Mitchell Hamline students Jacqueline Peña (left) and Kari Beaudry are profiled in the 2018 Women in Law issue of Attorney at Law Magazine’s Minnesota edition. You can read the entire article online.
Beaudry and Peña are taking part in semester-long residencies with the Minnesota Supreme Court this semester.
The residencies aren’t typical internships for law students; they’re essentially full-time clerk positions. The students are earning a semester’s worth of law school credits while doing research and writing memos for the justices.
For Peña, the experience has given her a real world look at the law, something she doesn’t think she could have gotten just by studying in a classroom. “I think there’s no better way to learn how to do something than by doing it,” she said.
Beaudry said the residency is helping her forge a path toward a career in public interest law. She taught in St. Paul for a decade before starting law school. So far, she’s found her experience teaching English and her passion for writing have come in handy working for the court.
“I love being able to research and go more in-depth in areas of the law,” she said.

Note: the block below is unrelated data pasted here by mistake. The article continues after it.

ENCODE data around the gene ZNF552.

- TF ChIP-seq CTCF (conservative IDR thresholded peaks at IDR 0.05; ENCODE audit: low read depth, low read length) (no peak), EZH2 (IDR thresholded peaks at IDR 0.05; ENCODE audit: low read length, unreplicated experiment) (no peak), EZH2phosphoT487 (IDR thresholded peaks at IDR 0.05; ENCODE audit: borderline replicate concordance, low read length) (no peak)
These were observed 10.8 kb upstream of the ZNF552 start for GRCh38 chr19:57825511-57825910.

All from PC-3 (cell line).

The Minnesota Supreme Court isn’t the only place where Mitchell Hamline has residencies in place. Students have also had semester-long stints with the Minnesota Vikings and 3M. That effort is now expanding with dozens of additional corporations, law firms, government organizations, and courts expressing an interest in hosting residents from Mitchell Hamline in the future.
Businesses, corporations, government and nonprofit organizations, and law firms interested in offering semester-long residencies to Mitchell Hamline students should contact Rick Petry ’98 (HUSL), Mitchell Hamline’s assistant director of career and professional development.
“When graduates arrive at a law firm, or start working for a judge or inside a business organization, they show up far better prepared than if they hadn’t had this kind of an opportunity,” Petry said.